The Yahi, like many of the Chichimeca tribes of what is now Mexico, lived in “inhospitable” hill country at odds with their more affluent and numerous neighbors in the lowlands; this was the case even prior to the arrival of the Europeans. These neighbors, notably the Maidu, did not fight back against civilization because their relatively affluent life made them more conducive to accepting the civilized way of life. Unlike the Mesoamerican kingdoms, the Maidu did not know agriculture, but they were nonetheless already “domesticated” on one level.
It was the harsh and Spartan culture of the Yahi that strengthened their opposition to the Europeans, even when the latter showed superior power, even when it was clear that it was a war of extermination that they would likely lose. They redoubled their efforts and fought their own war of extermination to the best of their ability, sparing neither women nor children. Through cunning, guile, and a superior knowledge of the landscape, they waged a campaign of terror on the whites, a campaign that confounded all who studied the indigenous tribes of the region. Even other Indians feared them (just as other people who say they oppose civilization excommunicate the eco-extremists) as they did not divide the world into neat dichotomies of Indians vs. whites. To them, those who were not with them were their enemies and were treated as such. The Yahi’swar was thus indiscriminate and “suicidal”, just as the eco-extremist struggle aims to be. “Indiscriminate” in the sense that it is not driven by humanistic or Christian considerations. It didn’t take into consideration who may have been “innocent” or “guilty”: it attacked all non-Yahi, all who had surrendered to the genocidal ways of the white man.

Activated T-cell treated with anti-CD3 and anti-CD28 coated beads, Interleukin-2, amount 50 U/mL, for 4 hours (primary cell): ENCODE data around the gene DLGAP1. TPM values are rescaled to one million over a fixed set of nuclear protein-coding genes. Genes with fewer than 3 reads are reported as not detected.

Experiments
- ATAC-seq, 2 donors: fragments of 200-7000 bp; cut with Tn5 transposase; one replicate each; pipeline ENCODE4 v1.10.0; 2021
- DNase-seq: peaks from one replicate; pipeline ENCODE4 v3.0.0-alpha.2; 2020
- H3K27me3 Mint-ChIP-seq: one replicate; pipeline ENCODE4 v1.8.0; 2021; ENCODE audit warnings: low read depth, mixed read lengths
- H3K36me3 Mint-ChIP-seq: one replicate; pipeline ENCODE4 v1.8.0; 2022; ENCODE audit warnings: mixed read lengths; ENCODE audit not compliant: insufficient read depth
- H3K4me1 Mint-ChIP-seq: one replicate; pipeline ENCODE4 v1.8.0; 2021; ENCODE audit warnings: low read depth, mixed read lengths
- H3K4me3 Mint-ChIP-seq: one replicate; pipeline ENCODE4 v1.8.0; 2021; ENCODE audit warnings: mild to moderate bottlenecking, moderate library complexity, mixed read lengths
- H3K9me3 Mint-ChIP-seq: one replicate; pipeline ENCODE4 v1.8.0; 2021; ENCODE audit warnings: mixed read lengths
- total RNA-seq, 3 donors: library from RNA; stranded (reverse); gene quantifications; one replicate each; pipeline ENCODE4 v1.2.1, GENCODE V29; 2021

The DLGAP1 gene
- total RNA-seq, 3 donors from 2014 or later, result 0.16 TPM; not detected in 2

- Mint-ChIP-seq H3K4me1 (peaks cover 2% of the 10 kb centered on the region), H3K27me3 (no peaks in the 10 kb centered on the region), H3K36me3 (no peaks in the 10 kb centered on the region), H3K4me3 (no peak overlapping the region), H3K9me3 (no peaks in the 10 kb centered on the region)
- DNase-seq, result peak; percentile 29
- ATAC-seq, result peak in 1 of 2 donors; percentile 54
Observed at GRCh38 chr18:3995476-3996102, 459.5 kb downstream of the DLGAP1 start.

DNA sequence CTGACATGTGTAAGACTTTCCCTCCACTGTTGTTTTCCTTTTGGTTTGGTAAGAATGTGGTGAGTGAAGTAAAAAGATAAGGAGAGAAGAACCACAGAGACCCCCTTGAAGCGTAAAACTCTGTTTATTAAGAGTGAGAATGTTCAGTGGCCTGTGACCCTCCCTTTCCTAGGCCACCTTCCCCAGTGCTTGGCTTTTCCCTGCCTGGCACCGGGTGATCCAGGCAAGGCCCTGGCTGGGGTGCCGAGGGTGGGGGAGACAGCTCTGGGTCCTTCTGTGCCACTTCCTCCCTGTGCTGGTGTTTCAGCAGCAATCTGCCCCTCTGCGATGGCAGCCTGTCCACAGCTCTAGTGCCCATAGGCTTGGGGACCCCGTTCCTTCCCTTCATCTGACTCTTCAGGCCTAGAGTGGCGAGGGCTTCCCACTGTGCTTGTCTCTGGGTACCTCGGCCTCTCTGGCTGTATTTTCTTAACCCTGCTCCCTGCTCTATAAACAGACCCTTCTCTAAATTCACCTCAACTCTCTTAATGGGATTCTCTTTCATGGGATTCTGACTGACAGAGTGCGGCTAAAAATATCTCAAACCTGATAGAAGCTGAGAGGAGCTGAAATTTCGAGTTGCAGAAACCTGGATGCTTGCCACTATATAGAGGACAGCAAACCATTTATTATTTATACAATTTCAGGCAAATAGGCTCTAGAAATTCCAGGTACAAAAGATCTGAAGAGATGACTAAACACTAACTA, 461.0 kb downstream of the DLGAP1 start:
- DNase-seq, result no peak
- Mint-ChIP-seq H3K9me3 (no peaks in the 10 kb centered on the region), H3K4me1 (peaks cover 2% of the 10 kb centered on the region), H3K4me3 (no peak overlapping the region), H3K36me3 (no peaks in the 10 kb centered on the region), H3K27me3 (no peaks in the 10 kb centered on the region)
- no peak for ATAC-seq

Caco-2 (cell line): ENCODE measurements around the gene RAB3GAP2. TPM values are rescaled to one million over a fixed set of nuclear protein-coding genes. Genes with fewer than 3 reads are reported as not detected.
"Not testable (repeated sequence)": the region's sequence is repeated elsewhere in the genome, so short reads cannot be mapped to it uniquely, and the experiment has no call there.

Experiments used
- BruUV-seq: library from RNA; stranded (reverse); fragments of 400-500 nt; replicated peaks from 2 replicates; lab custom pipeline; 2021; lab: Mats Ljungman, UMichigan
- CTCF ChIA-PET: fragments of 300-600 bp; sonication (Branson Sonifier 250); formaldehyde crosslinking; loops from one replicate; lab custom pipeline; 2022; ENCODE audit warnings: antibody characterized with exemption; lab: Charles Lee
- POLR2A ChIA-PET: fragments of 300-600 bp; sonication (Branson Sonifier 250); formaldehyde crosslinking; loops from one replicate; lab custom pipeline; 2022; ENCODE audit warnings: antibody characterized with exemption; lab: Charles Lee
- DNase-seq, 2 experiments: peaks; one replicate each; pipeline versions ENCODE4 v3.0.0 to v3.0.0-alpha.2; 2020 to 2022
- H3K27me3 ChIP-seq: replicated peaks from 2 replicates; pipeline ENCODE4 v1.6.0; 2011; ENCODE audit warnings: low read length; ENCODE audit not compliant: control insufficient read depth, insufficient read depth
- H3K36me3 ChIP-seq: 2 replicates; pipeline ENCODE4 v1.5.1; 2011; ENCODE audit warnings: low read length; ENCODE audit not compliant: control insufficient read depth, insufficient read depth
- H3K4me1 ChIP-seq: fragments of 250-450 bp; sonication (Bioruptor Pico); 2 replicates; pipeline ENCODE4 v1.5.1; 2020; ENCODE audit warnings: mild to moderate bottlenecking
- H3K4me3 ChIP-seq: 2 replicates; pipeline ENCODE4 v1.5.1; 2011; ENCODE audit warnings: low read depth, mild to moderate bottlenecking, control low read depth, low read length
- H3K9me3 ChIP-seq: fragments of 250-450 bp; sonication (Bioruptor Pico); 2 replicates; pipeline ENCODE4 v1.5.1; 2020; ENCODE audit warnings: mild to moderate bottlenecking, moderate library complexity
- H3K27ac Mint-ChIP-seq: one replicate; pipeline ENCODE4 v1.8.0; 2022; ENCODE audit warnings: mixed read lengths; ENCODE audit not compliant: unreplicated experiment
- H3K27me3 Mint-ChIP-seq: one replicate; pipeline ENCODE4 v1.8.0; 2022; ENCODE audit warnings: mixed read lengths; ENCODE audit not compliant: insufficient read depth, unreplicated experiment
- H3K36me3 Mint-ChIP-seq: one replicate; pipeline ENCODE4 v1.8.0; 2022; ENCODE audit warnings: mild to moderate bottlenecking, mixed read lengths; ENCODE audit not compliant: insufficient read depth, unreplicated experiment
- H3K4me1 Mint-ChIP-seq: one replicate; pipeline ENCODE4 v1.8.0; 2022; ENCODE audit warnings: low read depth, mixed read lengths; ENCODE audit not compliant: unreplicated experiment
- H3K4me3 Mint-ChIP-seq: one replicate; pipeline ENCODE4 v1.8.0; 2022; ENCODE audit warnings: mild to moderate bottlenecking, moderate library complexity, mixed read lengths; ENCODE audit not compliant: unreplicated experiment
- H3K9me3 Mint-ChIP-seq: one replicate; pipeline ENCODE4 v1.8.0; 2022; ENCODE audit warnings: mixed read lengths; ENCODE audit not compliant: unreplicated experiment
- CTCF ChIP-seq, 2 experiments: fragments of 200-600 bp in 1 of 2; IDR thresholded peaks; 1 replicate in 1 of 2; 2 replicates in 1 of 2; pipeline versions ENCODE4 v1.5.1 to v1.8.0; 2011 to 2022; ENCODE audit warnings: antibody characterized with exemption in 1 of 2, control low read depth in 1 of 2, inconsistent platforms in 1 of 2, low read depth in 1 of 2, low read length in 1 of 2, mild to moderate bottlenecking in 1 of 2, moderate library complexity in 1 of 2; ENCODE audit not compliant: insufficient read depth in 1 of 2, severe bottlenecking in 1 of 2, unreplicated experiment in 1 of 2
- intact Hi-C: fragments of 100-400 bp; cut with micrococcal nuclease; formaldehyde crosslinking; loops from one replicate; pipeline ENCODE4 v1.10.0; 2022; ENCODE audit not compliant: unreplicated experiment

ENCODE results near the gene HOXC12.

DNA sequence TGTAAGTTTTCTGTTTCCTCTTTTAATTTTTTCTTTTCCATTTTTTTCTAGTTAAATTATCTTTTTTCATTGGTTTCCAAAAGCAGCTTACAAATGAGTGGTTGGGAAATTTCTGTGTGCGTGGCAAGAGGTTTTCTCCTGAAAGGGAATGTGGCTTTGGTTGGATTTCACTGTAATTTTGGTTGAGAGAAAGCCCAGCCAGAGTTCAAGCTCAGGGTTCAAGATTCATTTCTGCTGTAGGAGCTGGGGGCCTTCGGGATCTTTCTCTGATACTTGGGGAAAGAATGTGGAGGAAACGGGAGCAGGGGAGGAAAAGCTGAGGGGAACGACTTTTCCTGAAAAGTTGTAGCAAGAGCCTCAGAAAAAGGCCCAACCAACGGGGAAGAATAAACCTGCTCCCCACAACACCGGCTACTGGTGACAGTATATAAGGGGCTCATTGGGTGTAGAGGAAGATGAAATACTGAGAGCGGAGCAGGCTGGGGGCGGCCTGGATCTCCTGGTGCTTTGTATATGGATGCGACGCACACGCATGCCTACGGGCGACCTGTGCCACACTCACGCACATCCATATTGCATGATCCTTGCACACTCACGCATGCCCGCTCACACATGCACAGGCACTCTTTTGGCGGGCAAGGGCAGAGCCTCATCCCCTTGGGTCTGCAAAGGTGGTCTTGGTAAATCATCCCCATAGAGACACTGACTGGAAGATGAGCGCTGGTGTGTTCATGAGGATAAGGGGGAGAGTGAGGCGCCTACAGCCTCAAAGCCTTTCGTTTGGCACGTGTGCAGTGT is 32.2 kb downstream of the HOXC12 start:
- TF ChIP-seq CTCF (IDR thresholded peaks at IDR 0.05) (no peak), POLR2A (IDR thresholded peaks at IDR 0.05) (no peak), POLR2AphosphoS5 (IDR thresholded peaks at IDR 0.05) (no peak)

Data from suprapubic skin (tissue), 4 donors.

The Yahi weren’t aiming to make friends with other tribes: even when Ishi enters civilization, he refuses to associate with the Indians of his region who surrendered so easily to white civilization. To preserve his dignity, he prefered to stay with his conqueror rather than with the conquered. The Yahi war was “suicidal” in that it took no consideration of the future: it aimed to live free in the here and now, and to attack those who were attacking them, without weighing the cost. That is because their way of life was forged on the margins on hostile lands, and much of their dignity centered on attack on those who they considered soft and inauthentic. There was no future for the Yahi in civilization because there was no room for compromise with civilization.
Here I will speculate (purely based on my own opinion) as to why someone would adopt eco-extremist views in our context. Of course, there is much anger, perhaps even rage, involved. I imagine that there would need to be to carry out these actions. However, what does the eco-extremist love? Modern humans are so alienated from Wild Nature, so callous to a way of life where they don’t depend on civilization for their every need, that they lament someone being wounded by an exploding envelope, yet shrug off, or even endorse, the destruction of a forest or a lake or a river for the benefit of civilized mankind. They’re so numb to their own nature that they think that Nature itself is a product of their own ingenuity, that trees only fall in the forest so that they can hear them, and that the sine qua non of life on Earth is the continued existence of eight billion hungrier and ever greedier people. If anyone is blinded by hate, it is the humanist, the leftist, and the apologist for “law and order” who makes their own existence the non-negotiable condition for the continuity of life on Earth. If given the choice between the destruction of the planet and their own beloved abstraction called, “humanity”, they would rather destroy the world than see humanity fail.